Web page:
JOHANNESBURG, South Africa — At least 10 blacks were killed Wednesday in tribal fighting over the South African government's proposed addition of 120,000 members of one tribe to a region ruled by another tribe.
In a further spread of this country's civil unrest, the conflict in Moutse, a once-quiet and conservative rural district 60 miles northeast of Pretoria, seems certain to bring even bloodier clashes as Moutse's residents, most of them of the Pedi tribe, resist their forced incorporation into the Ndebele tribal homeland, Kwandebele.
Members of the two tribes clashed early Wednesday, and four Ndebeles were stoned and clubbed to death in one incident. Moutse residents said they were part of an Ndebele raiding party trying to kidnap or kill a Pedi chief and thus weaken Pedi resistance to having their area merged with the Ndebele homeland. A fifth Ndebele was critically wounded, according to policemen who confirmed the incident.
Six more people were reported killed in pitched battles around Moutse's borders with Kwandebele, and local residents said the full death toll could be two or three times the 10 or 11 bodies found Wednesday. All but two of the dead were Ndebeles.
At nightfall Wednesday, more than 1,000 Ndebele warriors armed with spears, clubs, homemade guns and some automatic rifles, their foreheads marked with white crosses so they could be distinguished in the dark, had gathered at Siyabuswa, the Kwandebele capital, for what appeared to be a new assault on Moutse overnight. Reinforcements of riot police and troops were dispatched to the area.
'Prepared to Fight'
"A war has begun," Godfrey Mathebe, a Moutse businessman and political leader, said late Wednesday. "The Ndebeles have attacked and been repulsed, but we know they will attack again and we are prepared to fight to the last man. . . . This is the plan the South African government has for us--the elimination of Moutse, either by incorporation into Kwandebele or by the death of all its people."
Police reported that six people were killed in other incidents on Wednesday, bringing the total death toll for New Year's Day to at least 16 following a year in which more than 900 died in civil strife here.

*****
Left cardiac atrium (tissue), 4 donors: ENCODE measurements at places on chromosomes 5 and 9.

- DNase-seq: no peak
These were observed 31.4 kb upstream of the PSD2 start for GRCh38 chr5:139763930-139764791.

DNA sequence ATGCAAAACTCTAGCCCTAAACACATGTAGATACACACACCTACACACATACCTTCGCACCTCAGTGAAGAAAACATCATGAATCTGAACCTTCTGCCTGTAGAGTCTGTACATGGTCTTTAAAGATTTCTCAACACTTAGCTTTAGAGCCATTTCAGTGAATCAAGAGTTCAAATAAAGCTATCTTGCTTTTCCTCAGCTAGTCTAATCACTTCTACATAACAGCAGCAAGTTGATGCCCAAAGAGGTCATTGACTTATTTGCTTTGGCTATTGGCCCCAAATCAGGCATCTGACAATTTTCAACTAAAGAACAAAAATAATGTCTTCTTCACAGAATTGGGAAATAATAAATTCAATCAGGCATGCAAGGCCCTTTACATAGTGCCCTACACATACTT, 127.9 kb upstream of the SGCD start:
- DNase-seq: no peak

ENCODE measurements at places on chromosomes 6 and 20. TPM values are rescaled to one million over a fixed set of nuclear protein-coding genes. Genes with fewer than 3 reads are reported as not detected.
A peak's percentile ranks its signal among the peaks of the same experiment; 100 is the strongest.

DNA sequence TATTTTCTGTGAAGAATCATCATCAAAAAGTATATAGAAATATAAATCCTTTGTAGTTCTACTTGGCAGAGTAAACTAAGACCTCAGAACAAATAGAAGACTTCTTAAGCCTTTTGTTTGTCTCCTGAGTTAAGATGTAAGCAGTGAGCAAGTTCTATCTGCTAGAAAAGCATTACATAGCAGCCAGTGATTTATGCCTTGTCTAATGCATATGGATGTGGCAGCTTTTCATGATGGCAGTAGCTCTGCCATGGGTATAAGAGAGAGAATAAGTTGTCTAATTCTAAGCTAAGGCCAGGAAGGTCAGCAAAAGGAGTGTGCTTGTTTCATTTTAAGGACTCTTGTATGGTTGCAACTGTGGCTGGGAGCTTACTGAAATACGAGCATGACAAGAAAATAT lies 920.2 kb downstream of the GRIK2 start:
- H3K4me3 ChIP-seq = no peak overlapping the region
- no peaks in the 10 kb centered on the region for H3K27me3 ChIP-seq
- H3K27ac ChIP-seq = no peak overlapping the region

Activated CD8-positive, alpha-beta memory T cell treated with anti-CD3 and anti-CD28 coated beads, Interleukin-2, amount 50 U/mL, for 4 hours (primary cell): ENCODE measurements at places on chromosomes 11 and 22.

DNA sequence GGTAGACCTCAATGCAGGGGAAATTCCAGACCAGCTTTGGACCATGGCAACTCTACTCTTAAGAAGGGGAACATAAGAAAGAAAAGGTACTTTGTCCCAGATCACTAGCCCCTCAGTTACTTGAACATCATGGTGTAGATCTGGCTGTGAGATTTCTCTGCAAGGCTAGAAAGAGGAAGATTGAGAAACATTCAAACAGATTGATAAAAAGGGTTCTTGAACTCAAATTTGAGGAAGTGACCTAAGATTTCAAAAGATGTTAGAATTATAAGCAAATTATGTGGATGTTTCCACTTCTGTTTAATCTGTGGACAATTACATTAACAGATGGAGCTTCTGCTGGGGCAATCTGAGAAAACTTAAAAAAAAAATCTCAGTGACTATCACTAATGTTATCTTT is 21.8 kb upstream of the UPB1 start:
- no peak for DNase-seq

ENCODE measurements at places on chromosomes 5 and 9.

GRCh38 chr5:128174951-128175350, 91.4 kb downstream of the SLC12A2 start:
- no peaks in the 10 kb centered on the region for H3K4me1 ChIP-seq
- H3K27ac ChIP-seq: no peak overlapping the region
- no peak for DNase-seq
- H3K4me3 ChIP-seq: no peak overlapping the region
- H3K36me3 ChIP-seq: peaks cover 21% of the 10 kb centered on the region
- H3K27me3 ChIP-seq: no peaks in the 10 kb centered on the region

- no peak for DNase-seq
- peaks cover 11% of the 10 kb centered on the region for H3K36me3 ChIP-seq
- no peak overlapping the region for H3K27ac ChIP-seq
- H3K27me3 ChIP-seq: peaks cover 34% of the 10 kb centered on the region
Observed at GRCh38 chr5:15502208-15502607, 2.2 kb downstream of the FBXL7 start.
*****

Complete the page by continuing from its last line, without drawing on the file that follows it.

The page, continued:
Three of those six were apparently killed, police said, in fighting near Cape Town between a conservative black group known as the "fathers," who have grown tired of the militancy of youths calling themselves the "comrades" who have led most of the recent protests. At least six people have been killed in clashes that began last weekend, according to police accounts.
Two of the others were shot and killed by local black officials in Upington and Jansenville in Cape province, according to the police, when black mobs stoned and threatened to firebomb their homes. In addition, a Colored man--a man of mixed race--was fatally wounded by a police patrol firing shotguns to disperse an attacking mob at Bonteheuwel, near Cape Town.
In Durban, meanwhile, more than 5,000 black youths rampaged along the city's beachfront, assaulting white and Indian bathers, burning a police vehicle and stoning passing cars before riot police, firing volleys of tear-gas grenades and then birdshot, dispersed the mob. The police said that at least 10 blacks were injured.
The incident, the fifth in a week, brought the country's civil strife closer than ever for thousands of whites relaxing on Durban's beaches during the holidays. It also alarmed many Indians who see themselves becoming targets, along with whites, of the mounting black anger.
Police in Durban acted quickly as black youths spilled out of a segregated beach area packed with more than 60,000 blacks into an adjacent, and much less crowded, beach reserved for Indians. But within minutes, more than 5,000 blacks were marching down the main road toward central Durban, singing anti-apartheid songs, assaulting almost everyone in their path, stoning motorists and forcing the police to pull back until reinforcements arrived.
Policemen fired more than 80 tear-gas grenades and then about 35 rounds of birdshot before the youths were driven back and eventually dispersed. Roads leading to the beachfront were sealed for more than 90 minutes as the police sought to restore order.
The fighting in Moutse had long been expected by critics of the government's efforts to establish tribal homelands for as many of the country's blacks as possible and thus remove them politically from white South Africa. Moutse's Pedi residents had warned repeatedly that they would oppose, by force if necessary, the proposed incorporation of Moutse into Kwandebele. Four people had been killed in clashes with the police and with Kwandebele vigilantes over the past two weeks.